Despite this conclusion, it must be acknowledged that certain parties will be more adversely affected than others as a result of deregulation. For example, NATSEM expects that science graduates will feel the biggest burden of fee increases, projecting maximum increases of up to $110,000[5], which is still less than the present value of education. This is significantly higher than the costs of an average degree. Furthermore, female graduates who often take maternity leave are burdened by increasing HECS debt during periods in which they are not working. Although deregulation certainly disadvantages these parties, even with the exaggerated estimates made in the analysis, the net present value would still be approximately $200,000, again reinforcing the value of tertiary education.

It is thus clear that despite the increasing cost of education, the benefits of education still far outweigh these costs. This analysis is even truer as we move into a future where more unskilled jobs are being offshored, and demand for skilled labour will only increase, thus likely further widening the benefits received by graduates over non-graduates[6]. From a financial standpoint, tertiary education in Australia remains a sound investment, and should be accordingly marketed to prospective students in this manner.

 

Reference List

De Laine, Craig, Laplagne, Patrick, & Stone, Susan, “The Increasing Demand for Skilled Workers in Australia”, Australian Government Productivity Commission, http://www.pc.gov.au/research/staff-research/skilled-worker-demand (accessed August 7, 2014)

McGrath, Pat, “Employment among recent university graduates hits 20-year low”, ABC, http://www.abc.net.au/worldtoday/content/2014/s4057073.htm (accessed August 7, 2014)

NATSEM, “Education and Innovation in Australia”, AMP.NATSEM, http://www.natsem.canberra.edu.au/storage/AMP.NATSEM%2032%20Income%20and%20Wealth%20Report%20-%20Smart%20Australians.pdf (accessed August 8, 2014)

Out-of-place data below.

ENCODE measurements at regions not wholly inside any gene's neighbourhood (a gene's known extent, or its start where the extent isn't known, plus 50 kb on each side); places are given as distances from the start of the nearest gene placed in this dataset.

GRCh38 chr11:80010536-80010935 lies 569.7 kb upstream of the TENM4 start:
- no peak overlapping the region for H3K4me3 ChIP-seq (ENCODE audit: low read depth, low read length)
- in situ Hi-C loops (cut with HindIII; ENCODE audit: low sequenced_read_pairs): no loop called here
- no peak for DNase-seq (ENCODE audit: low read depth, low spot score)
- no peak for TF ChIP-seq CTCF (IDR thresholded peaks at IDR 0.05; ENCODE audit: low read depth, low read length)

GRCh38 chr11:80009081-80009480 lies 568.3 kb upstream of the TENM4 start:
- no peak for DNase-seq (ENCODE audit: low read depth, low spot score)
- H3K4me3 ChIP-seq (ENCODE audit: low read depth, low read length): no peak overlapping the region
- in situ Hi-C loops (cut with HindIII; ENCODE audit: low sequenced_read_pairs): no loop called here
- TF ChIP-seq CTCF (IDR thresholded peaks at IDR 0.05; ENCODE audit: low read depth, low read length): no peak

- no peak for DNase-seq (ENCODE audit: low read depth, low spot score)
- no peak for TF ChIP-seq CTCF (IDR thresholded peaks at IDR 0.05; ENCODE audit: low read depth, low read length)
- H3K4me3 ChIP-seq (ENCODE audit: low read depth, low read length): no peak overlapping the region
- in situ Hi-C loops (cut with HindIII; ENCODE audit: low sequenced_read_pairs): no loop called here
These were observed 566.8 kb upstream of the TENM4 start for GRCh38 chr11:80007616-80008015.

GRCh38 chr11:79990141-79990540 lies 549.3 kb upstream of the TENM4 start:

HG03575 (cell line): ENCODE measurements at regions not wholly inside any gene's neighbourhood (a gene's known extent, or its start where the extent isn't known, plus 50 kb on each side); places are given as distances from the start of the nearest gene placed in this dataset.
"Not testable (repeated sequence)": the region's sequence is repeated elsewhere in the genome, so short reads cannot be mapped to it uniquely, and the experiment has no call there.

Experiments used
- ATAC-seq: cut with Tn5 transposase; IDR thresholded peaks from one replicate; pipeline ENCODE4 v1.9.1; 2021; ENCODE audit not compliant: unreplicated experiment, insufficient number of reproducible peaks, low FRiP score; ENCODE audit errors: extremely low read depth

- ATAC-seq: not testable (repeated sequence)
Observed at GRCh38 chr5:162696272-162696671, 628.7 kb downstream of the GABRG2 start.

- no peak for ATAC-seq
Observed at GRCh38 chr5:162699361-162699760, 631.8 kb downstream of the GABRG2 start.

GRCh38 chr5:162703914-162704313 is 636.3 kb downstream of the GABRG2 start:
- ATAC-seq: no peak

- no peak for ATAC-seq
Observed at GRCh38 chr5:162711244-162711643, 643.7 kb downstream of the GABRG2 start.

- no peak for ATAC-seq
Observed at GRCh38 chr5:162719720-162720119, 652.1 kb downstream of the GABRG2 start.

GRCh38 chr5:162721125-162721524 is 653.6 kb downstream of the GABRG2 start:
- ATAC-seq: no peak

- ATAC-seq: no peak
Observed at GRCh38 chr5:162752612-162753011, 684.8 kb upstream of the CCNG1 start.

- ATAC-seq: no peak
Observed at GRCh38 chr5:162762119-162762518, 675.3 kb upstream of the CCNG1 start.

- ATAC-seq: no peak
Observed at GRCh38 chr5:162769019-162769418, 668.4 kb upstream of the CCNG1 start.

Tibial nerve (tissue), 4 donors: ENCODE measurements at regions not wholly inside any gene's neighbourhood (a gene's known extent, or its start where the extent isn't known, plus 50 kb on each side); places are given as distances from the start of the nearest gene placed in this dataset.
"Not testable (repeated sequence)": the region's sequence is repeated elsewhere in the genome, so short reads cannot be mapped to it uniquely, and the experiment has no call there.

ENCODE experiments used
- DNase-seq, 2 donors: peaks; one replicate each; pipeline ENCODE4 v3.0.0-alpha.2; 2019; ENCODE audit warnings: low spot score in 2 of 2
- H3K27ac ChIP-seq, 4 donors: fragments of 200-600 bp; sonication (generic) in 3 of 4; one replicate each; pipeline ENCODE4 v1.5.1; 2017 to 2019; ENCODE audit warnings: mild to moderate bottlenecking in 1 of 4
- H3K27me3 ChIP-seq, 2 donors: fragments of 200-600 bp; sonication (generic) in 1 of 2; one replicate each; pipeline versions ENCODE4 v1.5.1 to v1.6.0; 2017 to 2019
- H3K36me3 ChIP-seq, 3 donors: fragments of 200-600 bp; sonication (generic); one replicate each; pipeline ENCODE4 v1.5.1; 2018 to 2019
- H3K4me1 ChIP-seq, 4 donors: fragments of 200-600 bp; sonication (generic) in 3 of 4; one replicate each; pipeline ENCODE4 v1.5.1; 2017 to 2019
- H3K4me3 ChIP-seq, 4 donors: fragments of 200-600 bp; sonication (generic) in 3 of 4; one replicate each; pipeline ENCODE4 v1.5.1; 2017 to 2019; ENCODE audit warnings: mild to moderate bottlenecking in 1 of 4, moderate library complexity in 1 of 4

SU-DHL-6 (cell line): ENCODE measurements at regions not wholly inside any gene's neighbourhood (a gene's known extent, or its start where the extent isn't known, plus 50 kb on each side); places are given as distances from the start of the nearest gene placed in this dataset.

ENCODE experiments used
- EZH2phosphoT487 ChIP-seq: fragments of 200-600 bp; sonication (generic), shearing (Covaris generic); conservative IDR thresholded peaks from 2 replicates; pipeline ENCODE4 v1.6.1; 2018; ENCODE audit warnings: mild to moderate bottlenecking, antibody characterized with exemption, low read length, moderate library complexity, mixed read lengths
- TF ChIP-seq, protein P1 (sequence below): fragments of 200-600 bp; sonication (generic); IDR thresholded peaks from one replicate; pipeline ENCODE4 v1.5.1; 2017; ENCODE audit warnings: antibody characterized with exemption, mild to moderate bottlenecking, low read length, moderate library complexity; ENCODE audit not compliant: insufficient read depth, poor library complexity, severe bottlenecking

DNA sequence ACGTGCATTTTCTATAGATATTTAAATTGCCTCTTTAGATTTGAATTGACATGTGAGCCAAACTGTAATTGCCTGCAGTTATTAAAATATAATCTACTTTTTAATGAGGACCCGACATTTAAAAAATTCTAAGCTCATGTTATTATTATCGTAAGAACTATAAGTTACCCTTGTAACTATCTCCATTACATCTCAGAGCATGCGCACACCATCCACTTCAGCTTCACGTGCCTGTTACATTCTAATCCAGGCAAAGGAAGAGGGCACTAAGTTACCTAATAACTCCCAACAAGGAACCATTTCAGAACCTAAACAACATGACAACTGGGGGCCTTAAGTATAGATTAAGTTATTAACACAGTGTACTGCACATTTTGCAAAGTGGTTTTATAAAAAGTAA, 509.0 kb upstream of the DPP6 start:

OECD, “Education at a Glance”, OECD, http://www.oecd.org/edu/Australia_EAG2013%20Country%20Note.pdf (accessed August 8, 2014)

[1] NATSEM, “Education and Innovation in Australia”, AMP.NATSEM, http://www.natsem.canberra.edu.au/storage/AMP.NATSEM%2032%20Income%20and%20Wealth%20Report%20-%20Smart%20Australians.pdf (accessed August 8, 2014)

[2] OECD, “Education at a Glance”, OECD, http://www.oecd.org/edu/Australia_EAG2013%20Country%20Note.pdf (accessed August 8, 2014)

[3] NATSEM, “Education and Innovation in Australia”, AMP.NATSEM, (accessed August 8, 2014)

[4] Pat McGrath, “Employment among recent university graduates hits 20-year low”, ABC, http://www.abc.net.au/worldtoday/content/2014/s4057073.htm (accessed August 7, 2014)

[5] NATSEM, “Education and Innovation in Australia”, AMP.NATSEM, (accessed August 8, 2014)

[6] De Laine, Laplagne & Stone, “The Increasing Demand for Skilled Workers in Australia”, Australian Government Productivity Commission, http://www.pc.gov.au/research/staff-research/skilled-worker-demand (accessed August 7, 2014)

The views expressed within this article are those of the author and do not represent the views of the ESSA Committee or the Society's sponsors. Use of any content from this article should clearly attribute the work to the author and not to ESSA or its sponsors.